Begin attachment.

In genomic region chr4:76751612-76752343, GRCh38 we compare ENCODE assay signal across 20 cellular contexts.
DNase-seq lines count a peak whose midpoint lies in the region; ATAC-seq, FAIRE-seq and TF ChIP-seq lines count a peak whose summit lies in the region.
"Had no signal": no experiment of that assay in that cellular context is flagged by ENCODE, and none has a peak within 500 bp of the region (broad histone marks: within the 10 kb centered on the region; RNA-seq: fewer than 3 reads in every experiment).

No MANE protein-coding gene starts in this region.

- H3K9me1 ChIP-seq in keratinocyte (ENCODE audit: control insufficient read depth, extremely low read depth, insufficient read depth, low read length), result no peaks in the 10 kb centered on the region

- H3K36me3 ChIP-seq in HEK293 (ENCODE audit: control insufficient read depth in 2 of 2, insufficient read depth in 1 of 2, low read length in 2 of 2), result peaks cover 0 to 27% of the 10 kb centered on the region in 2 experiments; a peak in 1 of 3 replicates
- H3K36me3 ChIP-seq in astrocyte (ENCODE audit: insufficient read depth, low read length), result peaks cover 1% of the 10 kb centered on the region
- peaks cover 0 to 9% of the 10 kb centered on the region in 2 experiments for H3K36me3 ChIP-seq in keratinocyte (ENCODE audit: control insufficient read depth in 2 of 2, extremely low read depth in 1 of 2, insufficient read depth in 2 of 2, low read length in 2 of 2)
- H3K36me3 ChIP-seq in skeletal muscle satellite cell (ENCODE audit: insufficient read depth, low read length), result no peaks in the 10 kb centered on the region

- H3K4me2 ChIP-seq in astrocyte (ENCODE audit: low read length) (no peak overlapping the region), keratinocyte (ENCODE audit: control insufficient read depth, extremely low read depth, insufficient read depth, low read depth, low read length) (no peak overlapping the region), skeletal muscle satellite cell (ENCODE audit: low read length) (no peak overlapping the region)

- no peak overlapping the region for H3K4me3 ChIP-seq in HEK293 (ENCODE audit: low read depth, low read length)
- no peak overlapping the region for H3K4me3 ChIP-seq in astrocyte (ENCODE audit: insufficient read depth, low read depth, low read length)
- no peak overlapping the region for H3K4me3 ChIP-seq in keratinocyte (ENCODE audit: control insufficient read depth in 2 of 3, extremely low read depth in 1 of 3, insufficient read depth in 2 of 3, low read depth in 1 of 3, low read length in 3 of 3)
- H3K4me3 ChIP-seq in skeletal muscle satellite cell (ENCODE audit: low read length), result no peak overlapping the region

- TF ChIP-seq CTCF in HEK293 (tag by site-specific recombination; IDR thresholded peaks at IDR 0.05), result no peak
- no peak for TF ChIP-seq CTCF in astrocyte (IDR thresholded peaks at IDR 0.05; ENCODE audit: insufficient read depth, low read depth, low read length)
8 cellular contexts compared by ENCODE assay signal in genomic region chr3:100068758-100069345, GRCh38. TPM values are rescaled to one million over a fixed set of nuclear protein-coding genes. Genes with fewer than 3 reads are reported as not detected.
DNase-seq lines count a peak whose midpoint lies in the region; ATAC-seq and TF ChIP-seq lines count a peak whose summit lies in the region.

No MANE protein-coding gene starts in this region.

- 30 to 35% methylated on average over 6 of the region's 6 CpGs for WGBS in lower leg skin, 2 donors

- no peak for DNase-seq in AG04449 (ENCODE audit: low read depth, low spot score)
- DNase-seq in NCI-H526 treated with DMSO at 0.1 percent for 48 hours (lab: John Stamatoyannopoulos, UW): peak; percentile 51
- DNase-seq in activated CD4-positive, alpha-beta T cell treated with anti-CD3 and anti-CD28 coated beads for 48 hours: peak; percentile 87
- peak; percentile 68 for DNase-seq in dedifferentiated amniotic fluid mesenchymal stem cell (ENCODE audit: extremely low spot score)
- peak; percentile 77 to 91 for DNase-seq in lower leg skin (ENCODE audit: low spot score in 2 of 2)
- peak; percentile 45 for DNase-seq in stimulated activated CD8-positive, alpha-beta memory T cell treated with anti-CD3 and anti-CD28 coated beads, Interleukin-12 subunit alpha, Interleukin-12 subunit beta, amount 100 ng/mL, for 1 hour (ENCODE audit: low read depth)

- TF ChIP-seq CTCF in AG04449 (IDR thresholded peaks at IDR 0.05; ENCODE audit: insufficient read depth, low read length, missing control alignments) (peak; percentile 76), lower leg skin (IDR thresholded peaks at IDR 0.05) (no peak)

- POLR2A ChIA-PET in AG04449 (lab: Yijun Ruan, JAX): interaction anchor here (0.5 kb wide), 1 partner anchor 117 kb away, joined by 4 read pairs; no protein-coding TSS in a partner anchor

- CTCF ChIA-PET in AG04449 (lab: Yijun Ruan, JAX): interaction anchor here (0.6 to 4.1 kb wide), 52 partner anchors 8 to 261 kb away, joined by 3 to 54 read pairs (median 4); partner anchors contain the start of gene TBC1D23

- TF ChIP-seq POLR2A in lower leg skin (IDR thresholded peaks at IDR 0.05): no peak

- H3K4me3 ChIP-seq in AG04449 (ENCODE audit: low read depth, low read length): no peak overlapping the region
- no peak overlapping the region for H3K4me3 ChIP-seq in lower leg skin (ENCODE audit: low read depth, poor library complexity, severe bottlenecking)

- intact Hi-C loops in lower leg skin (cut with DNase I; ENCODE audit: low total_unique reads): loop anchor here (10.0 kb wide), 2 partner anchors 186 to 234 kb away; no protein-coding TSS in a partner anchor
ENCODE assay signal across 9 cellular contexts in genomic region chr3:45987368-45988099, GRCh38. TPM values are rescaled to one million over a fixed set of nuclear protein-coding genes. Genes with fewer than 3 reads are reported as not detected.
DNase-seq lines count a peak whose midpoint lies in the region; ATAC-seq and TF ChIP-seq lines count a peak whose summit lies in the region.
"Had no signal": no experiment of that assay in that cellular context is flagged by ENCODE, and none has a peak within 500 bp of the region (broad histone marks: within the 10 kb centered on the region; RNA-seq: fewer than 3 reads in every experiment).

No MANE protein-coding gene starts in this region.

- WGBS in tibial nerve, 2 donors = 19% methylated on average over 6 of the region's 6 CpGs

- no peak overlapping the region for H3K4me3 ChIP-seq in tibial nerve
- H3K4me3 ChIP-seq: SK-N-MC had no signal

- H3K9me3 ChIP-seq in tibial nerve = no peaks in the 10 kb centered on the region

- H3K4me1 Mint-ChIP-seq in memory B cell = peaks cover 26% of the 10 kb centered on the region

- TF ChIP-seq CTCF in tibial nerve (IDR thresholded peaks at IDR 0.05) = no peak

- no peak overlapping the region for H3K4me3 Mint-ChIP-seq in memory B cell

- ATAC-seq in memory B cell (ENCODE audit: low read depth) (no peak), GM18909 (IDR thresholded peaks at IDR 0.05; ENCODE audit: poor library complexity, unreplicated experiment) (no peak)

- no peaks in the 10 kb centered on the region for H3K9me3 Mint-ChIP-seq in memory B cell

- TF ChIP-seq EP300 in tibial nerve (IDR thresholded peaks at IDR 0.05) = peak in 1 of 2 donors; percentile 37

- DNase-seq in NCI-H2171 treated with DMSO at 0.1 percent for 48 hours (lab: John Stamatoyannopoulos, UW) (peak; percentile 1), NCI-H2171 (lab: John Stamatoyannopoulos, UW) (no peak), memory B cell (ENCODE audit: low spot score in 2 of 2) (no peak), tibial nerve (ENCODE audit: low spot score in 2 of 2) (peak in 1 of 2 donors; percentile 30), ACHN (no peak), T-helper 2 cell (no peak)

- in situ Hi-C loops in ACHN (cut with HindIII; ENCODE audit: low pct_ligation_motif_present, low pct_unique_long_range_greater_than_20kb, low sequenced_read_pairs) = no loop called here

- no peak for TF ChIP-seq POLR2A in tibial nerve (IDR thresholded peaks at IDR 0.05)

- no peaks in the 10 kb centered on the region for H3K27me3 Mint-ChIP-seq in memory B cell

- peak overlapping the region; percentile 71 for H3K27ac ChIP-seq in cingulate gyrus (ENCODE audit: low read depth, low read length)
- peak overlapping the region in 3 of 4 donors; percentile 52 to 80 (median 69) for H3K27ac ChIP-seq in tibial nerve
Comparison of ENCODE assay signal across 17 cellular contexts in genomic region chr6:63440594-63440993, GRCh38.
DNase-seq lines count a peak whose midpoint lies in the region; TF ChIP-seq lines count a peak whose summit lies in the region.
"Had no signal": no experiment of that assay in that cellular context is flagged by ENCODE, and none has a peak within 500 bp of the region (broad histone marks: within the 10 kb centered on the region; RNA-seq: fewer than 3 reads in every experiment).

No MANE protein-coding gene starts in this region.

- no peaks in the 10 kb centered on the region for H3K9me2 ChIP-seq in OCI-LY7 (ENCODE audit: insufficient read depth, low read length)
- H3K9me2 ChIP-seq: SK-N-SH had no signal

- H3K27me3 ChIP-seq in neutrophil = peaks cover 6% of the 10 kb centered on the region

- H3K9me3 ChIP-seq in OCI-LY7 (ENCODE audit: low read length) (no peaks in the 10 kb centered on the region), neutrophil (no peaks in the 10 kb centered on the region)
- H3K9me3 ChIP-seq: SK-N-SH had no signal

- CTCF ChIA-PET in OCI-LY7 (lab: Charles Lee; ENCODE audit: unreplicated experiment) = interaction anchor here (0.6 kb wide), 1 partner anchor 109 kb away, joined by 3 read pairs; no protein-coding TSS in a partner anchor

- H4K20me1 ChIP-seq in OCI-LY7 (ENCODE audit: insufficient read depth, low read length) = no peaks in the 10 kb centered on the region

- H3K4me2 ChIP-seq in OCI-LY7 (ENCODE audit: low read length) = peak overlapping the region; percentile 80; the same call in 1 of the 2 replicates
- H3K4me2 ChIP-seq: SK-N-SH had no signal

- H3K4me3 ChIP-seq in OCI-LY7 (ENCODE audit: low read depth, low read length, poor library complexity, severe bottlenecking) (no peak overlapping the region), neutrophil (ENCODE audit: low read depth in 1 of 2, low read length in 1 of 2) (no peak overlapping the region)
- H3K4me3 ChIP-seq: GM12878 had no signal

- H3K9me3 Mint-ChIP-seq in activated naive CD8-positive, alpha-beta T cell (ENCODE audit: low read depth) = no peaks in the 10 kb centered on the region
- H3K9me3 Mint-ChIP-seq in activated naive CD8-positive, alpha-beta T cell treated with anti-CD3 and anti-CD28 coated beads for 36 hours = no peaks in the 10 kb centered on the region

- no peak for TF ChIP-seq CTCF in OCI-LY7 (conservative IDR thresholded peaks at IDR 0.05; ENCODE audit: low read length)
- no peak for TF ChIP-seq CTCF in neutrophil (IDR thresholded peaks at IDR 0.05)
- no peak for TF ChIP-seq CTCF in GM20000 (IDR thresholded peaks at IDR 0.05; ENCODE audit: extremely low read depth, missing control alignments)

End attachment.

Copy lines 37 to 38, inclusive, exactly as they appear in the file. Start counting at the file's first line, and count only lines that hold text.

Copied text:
No MANE protein-coding gene starts in this region.

- WGBS in tibial nerve, 2 donors = 19% methylated on average over 6 of the region's 6 CpGs